Where Do You Put Your Trust?
It's a precious gift. Many of us regard it as fragile so we guard it like glass. It can be easily broken. It's the top of the list of factors that makes or breaks relationships. We know it when we see it. When we experience it, it feels solid. It may be counted as an honor to receive, not something to take for granted. And we are free to give it or not. It's trust.
I've never been rock-climbing the way this pair is getting ready to do. But it seems to me it would take not only reliable equipment but also sturdy trust in the person to whom you are tethered. It can be difficult for us to discern where to put our trust or even if we put it anywhere or in anyone at all. Yet it is a key ingredient in having the world work. Without it we wouldn't marry or vote or open a bank account or leave our children with a sitter or our pets with a vet or confide in a friend or drive a vehicle or share a single thought. Unless we have experienced or even witnessed it, we don't have a clue about how much we all need it. We sometimes speak of someone who's "got our back," a person upon whom we can depend, a circle of friends within which we know we'll be supported no matter what. That's trust.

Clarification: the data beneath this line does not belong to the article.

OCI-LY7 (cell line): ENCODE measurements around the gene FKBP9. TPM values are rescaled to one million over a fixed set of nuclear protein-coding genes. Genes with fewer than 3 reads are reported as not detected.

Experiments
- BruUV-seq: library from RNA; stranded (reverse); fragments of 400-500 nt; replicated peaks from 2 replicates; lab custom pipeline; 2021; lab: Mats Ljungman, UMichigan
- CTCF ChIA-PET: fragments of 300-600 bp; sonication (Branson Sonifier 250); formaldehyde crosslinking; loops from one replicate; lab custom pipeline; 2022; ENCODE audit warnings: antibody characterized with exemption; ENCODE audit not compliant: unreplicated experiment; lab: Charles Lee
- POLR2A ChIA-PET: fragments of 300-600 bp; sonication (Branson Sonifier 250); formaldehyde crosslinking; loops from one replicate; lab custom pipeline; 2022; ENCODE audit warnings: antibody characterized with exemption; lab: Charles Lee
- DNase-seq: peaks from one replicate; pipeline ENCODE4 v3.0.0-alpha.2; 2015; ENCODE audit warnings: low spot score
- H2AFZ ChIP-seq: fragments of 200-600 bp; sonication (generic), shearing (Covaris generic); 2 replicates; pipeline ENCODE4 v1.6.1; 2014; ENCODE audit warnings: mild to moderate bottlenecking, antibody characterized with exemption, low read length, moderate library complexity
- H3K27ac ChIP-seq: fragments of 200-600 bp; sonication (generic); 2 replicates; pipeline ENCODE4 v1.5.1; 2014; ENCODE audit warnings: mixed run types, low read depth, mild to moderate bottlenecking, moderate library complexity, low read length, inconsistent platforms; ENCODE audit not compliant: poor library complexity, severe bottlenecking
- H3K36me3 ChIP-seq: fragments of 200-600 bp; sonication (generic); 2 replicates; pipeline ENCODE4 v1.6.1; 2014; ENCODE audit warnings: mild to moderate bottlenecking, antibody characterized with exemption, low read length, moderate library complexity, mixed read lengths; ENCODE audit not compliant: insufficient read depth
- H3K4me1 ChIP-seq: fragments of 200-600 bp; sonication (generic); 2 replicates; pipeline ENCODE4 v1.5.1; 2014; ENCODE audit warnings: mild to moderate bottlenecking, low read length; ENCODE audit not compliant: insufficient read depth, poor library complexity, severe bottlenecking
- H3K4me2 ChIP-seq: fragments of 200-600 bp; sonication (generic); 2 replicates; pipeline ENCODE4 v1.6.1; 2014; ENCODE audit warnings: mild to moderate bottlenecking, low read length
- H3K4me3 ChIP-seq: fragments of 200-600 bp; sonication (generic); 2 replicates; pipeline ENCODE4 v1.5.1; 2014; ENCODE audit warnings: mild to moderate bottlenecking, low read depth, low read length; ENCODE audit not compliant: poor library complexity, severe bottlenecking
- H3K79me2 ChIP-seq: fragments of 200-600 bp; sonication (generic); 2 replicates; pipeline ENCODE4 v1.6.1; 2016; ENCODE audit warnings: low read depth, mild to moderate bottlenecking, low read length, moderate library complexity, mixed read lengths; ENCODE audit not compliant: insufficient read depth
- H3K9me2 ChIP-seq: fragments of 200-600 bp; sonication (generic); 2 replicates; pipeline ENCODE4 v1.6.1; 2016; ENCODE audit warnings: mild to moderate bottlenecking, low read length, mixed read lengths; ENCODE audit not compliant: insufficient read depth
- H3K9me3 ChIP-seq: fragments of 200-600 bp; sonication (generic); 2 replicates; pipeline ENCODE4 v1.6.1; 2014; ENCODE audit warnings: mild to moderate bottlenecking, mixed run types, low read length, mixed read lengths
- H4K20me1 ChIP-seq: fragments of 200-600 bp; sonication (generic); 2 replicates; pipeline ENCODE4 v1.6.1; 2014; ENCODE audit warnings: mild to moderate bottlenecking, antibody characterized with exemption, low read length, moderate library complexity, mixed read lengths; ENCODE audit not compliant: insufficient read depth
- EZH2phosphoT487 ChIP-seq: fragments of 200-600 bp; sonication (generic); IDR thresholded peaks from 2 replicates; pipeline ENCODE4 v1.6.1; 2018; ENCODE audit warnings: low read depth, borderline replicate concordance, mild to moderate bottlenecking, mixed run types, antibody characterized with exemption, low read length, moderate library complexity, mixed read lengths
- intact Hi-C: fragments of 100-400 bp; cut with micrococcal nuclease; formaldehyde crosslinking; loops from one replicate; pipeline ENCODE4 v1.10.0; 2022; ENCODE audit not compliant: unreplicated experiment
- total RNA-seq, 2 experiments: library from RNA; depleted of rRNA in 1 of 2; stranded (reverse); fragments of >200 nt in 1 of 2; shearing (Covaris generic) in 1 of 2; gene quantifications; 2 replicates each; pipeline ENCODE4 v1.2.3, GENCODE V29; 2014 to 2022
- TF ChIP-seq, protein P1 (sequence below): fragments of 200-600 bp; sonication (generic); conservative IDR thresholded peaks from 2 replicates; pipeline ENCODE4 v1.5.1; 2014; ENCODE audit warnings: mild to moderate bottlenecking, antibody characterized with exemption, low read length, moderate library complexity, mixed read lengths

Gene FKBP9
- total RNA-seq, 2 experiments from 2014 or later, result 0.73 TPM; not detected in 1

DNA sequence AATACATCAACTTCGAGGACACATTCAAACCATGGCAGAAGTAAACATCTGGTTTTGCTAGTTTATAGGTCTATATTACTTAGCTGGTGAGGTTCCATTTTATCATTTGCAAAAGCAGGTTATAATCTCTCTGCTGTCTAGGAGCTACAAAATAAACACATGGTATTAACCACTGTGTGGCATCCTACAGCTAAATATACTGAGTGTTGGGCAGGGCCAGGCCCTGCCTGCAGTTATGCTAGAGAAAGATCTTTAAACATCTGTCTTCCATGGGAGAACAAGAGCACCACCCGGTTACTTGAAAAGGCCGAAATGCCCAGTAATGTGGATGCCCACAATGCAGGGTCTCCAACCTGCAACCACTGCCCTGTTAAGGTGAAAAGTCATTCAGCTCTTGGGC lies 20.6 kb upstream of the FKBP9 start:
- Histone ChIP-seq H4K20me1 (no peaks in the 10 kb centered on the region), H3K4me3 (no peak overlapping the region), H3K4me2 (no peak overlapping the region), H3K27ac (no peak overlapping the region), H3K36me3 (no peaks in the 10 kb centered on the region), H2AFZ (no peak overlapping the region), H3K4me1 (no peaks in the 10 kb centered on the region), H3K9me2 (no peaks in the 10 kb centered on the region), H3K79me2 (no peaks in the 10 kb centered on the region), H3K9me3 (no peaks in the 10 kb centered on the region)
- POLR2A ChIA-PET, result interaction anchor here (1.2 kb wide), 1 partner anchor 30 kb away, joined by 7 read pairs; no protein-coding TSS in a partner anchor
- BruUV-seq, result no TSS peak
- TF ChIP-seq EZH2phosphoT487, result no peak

Who has shown up for you? What has earned your confidence over the years? Which promises do you believe are credible? Where do you put your trust? Preaching professor Tom Long tells a story in one of his books about a man named Jack who worked as a paramedic and ambulance driver. Apparently when Jack was a child, he was terrified of being in the dentist's chair. When surgery required anesthesia, he panicked until one of the nurses said, "Don't worry. I'll be here right beside you, no matter what happens." When he awoke and saw her with him, he knew he had been given a valuable gift. He could trust her presence and her words. Many years later, he "paid it forward." He responded to the scene of a highway accident in which a driver was pinned upside down in his truck. The man was terrified, crying out that he was afraid of dying. Jack crawled inside the truck in order to reach the man and cradle him as rescuers went to work with power tools to free him. Gasoline dripped down on both men, yet Jack remained calm as he said, "Don't worry, I'm right here with you, I'm not going anywhere."
A precious gift. Easily broken. Yet an essential ingredient in having our world of relationships work. Trust. It's almost Christmas. Through the eyes of faith, we see a God who became what we are: flesh and blood. And with the ears of faith, we hear the words, "Don't worry. I'm right here with you, no matter what happens." Can we, do we, will we trust?